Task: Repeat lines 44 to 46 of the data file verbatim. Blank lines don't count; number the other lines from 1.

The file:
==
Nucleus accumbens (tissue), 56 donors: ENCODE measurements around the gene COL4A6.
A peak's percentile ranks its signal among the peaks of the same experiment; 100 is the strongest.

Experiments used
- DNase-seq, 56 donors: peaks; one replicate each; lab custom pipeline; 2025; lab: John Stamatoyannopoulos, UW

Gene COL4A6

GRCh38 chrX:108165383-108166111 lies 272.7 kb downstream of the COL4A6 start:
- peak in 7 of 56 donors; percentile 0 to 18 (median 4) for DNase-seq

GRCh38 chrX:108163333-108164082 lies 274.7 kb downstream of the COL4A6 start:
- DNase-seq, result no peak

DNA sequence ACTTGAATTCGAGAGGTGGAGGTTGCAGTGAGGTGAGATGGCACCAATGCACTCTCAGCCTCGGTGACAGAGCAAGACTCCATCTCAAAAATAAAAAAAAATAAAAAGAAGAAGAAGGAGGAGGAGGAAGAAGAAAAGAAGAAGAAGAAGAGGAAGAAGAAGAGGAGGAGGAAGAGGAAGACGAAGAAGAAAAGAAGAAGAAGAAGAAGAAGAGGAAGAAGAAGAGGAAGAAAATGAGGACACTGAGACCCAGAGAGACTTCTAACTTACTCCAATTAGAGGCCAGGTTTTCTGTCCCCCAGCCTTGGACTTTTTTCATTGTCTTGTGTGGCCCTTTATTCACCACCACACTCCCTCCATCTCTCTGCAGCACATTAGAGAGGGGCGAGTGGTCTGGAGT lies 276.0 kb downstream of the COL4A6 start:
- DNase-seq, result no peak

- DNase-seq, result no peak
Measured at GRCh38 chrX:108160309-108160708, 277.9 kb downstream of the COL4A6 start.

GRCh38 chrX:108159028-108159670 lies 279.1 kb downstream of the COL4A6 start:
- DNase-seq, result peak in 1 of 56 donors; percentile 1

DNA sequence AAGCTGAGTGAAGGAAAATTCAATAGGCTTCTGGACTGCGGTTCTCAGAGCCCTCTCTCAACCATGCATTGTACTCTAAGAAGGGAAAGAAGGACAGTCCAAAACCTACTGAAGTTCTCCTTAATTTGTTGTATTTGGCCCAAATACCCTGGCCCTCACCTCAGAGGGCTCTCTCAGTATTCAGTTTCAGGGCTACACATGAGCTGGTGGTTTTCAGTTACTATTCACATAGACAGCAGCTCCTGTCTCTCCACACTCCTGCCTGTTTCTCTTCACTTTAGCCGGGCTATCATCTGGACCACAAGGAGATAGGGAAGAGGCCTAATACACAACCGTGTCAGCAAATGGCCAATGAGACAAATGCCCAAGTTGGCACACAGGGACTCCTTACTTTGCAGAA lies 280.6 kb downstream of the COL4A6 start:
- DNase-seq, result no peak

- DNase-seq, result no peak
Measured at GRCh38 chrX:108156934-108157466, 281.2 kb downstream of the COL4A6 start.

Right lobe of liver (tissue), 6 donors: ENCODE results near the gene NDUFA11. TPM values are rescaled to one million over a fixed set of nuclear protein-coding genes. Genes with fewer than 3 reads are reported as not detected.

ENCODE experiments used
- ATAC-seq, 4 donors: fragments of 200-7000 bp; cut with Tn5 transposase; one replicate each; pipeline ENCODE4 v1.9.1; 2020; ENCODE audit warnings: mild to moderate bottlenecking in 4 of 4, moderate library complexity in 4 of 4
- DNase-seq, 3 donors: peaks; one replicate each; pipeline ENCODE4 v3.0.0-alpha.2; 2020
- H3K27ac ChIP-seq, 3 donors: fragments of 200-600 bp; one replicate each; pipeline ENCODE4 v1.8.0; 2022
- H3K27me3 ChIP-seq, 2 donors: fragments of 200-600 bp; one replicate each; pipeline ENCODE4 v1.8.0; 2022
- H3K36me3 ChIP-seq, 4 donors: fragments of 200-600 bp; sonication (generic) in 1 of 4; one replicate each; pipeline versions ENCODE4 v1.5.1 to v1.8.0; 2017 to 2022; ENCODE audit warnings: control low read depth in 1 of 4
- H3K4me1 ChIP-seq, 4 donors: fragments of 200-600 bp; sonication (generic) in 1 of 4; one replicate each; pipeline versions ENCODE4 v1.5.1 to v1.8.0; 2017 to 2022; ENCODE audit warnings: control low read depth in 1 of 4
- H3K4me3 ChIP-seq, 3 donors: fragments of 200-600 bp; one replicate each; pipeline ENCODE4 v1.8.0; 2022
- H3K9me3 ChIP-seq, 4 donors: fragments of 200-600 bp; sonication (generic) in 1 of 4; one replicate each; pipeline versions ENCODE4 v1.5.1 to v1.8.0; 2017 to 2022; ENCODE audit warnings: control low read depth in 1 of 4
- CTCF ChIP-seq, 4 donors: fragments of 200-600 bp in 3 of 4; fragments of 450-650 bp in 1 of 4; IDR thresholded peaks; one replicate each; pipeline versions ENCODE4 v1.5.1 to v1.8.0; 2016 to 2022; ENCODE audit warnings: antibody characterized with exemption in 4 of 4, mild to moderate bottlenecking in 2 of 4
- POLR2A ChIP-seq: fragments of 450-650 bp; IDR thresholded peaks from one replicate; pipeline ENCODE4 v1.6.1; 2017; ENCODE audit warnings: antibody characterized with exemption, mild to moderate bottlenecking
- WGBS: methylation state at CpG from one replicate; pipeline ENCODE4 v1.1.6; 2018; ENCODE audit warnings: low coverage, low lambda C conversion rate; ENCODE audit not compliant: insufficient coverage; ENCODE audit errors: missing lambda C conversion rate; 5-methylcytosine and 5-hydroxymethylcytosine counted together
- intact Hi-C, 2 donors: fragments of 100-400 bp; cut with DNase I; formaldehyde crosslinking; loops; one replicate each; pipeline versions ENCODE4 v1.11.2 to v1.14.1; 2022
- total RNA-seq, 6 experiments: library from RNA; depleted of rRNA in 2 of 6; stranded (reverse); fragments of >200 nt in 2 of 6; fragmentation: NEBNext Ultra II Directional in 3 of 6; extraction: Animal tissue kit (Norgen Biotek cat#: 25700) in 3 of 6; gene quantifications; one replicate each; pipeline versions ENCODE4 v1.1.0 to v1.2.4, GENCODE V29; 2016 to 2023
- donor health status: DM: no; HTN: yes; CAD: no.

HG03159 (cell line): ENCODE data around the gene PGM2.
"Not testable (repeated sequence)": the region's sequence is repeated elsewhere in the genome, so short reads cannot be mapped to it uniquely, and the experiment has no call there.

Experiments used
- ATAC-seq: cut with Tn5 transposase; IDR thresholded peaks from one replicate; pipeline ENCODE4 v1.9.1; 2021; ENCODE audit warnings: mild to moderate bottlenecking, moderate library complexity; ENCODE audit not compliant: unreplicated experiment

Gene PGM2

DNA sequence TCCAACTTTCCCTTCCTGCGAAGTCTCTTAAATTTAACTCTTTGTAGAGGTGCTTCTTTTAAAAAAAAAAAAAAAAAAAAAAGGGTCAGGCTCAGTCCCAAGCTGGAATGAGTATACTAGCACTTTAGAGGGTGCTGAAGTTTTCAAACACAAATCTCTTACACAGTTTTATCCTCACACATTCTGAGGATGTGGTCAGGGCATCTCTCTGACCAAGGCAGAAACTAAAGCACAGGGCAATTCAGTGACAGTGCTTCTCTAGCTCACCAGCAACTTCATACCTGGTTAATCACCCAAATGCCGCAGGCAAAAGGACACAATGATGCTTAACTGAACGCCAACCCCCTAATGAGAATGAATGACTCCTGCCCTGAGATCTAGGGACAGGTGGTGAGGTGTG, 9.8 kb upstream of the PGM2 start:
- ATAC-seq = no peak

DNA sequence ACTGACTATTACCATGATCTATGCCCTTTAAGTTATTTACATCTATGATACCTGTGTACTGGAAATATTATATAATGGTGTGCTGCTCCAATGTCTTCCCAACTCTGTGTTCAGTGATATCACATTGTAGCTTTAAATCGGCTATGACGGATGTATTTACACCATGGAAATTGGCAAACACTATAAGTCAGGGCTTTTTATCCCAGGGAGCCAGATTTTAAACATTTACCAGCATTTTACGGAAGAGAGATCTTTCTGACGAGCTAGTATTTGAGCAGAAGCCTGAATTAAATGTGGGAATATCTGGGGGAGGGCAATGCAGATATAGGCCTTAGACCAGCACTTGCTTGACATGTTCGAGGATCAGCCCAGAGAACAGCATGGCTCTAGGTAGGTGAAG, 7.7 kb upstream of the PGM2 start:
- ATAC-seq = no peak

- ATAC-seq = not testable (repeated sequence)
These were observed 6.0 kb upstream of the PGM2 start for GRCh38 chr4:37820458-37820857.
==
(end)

- ATAC-seq = no peak

- ATAC-seq = not testable (repeated sequence)
These were observed 6.0 kb upstream of the PGM2 start for GRCh38 chr4:37820458-37820857.